We see this happening where artists, writers, and filmmakers are using alternative production of modes for and practices of justice through social media, novels, and movies. By using film, music, writing, and spoken word, they are rearticulated their history. We can see this in examples in Viet Thanh Nguyen’s novel The Sympathizer and Nothing Ever Dies: Vietnam and the Memory of War, Tui Bui illustrated memoir’s The Best We Could Do, and GB Tran’s Vietamerica: A Family’s Journey. These books/novel fills in the gaps of time and distance with imagination. In a way, these are resistance by way of the contested memory that highlights the political objective and with contemporary Vietnamese American memory work.

Socheata and her father Nin Pouev, from The New Year Baby (2006) film 

Cathy J. Schlund-Vials. “Eating Welfare.” 2001. Eric Tang and the Youth Leadership Project” and “Prach Ly.”War, Genocide, and Justice: Cambodian American Memory Work. 2012.

Introduction: Battling the “Cambodian Syndrome”

Week 9 - Jonathan Khuu

In “War, Genocide, and Justice: Cambodian Syndrome”, the author Cathy J. Schlund-Vials discusses the Khmer Rouge and Pol Pot in Cambodia.  Schlund Vials focuses on the plight and hardships endured by the Cambodian people under the Khmer Rouge, especially the renarration and dehumanization that has occurred since the genocide.  “Pol Pot led Khmer Rouge dismantled by way of totalitarian repudiation the principle pillars of Cambodian society: centuries old tradition, pre-Revolutionary socioeconomic infrastructures, and Khmer familial affiliation” (2).  The reading focuses on the theme or renarration and repressed histories.  Schlund-Vials specifically does this by examining Chex Sim’s speech.  It further reinforces the renarration aspect of the genocide.  Sim notes that “we are here to today in order to remember the people who sacrificed their lives to save the nation from the genocide” (5).  The reading sheds light on how no one seems to want to take the blame for horrendous activities that occur such as genocide.  The blame and accountability is often overshadowed by new narratives that are used to repress stories.  The reading sheds light that other nations have also acknowledged the fact that the genocide is being forgotten and are making valiant efforts to prevent this.  Clinton addresses the issue by saying “many if us are doing our best to see that Cambodia is not forgotten” (10).  However, given recent political trends, there is often still renarration of history and past events.   Trumps address on Holocaust remembrance day did not mention anything about the holocaust.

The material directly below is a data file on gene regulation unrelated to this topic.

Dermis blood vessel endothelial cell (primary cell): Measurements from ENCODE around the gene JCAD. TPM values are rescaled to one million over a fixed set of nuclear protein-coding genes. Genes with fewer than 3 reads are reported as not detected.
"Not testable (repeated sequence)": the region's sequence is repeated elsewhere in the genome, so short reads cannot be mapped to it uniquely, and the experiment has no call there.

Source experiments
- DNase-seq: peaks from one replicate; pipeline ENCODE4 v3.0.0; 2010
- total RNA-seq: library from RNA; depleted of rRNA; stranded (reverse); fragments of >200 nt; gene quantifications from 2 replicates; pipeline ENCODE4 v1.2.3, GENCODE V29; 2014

Question:  What could the US/UN have done to help with the Khmer Rouge and genocide?

Week 9 - Angela Oh

In "War, Genocide, and Justice", Cathy Schlund-Vials gives an account of the Khmer Rouge and its "Reign of Terror" on Cambodia during 1975. Motivated to eradicate any Western influence, the Khmer Rouge evacuated all Cambodian cities and forced people into countryside labor camps where they were tortured, exploited, and killed. In the three year period, the Khmer Rouge was responsible for the deaths of 1.7 Cambodians. This era of history and its effects are still present in modern society, nearly four decades after the Khmer Rouge reign.

Tuol Sleng Genocide Museum was created to commemorate the Khmer Rouge's incarceration, exploitation, and torture against the Cambodian people in the Tuol Sleng Prison which was originally a high school. The museum's purpose is to shed light on otherwise unspoken war crimes and human rights violations, as well as to bring evidence of a genocide against the Cambodian people. However, the Tuol Sleng Museum may have an alternative agenda as well. Although a relatively small percentage of prisoners were political prisoners, the Tuol Sleng Museum exclusively involves the accounts of these political prisoners. Rather than fully representing the entire situation of the Killign Field, the museum serves as an emblem and is not fully representative. Agenda aside, the museum serves a commemorative purpose for Cambodians who otherwise do not have many opportunities for such commemoration.